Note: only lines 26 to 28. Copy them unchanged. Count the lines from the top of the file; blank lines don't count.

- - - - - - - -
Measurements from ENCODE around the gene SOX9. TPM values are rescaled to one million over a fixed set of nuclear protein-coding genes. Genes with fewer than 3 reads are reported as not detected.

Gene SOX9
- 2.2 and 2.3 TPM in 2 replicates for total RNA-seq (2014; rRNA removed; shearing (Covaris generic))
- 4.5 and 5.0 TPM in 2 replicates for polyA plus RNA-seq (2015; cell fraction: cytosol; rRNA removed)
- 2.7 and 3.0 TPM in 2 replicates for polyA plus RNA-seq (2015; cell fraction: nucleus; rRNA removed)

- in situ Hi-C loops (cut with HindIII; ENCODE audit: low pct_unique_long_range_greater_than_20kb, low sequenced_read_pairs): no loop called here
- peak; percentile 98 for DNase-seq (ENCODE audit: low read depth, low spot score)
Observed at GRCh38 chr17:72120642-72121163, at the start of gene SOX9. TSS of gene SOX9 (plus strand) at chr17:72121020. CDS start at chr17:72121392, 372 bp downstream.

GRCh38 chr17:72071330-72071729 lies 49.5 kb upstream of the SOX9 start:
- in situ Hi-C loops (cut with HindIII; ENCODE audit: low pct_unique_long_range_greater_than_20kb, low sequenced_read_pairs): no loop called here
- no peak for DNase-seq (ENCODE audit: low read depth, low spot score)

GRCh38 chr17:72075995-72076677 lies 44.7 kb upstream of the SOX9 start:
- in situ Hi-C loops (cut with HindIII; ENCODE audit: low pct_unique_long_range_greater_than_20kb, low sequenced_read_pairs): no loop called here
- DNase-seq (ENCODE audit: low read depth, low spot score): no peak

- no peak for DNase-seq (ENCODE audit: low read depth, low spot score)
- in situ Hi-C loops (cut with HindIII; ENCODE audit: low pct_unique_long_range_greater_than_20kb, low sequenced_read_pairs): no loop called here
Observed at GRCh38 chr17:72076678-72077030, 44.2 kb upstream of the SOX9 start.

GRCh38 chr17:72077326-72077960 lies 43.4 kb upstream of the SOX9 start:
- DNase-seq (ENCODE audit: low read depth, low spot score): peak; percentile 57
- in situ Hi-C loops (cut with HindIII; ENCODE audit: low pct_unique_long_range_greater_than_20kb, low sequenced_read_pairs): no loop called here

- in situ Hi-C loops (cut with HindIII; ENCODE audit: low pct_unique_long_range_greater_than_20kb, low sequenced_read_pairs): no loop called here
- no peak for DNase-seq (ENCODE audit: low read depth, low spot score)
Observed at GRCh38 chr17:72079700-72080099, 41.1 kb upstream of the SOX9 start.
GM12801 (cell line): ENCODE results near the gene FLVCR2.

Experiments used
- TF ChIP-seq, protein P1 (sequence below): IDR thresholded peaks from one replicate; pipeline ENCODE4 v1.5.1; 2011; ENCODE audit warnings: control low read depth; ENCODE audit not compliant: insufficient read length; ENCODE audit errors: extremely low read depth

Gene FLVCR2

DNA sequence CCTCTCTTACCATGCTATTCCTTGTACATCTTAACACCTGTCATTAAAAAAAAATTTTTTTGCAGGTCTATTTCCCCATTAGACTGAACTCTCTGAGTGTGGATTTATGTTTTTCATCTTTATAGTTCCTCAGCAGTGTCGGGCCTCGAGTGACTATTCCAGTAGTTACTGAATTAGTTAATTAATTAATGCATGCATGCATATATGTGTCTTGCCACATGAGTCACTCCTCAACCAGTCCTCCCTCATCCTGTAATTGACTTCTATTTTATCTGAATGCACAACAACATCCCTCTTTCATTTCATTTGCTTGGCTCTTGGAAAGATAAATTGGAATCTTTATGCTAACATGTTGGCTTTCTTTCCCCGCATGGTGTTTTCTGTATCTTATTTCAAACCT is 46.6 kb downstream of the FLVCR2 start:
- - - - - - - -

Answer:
- TF ChIP-seq, protein P1 (sequence below): IDR thresholded peaks from one replicate; pipeline ENCODE4 v1.5.1; 2011; ENCODE audit warnings: control low read depth; ENCODE audit not compliant: insufficient read length; ENCODE audit errors: extremely low read depth

Gene FLVCR2

DNA sequence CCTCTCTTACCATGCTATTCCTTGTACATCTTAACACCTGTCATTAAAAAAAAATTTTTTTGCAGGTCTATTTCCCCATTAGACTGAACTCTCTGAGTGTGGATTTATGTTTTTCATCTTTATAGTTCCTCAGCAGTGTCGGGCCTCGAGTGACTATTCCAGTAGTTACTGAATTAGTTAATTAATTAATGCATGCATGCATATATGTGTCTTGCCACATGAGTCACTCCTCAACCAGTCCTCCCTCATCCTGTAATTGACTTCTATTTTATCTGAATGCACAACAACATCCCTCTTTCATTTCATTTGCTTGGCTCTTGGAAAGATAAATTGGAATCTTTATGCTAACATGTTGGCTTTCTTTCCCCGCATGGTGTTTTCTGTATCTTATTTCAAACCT is 46.6 kb downstream of the FLVCR2 start: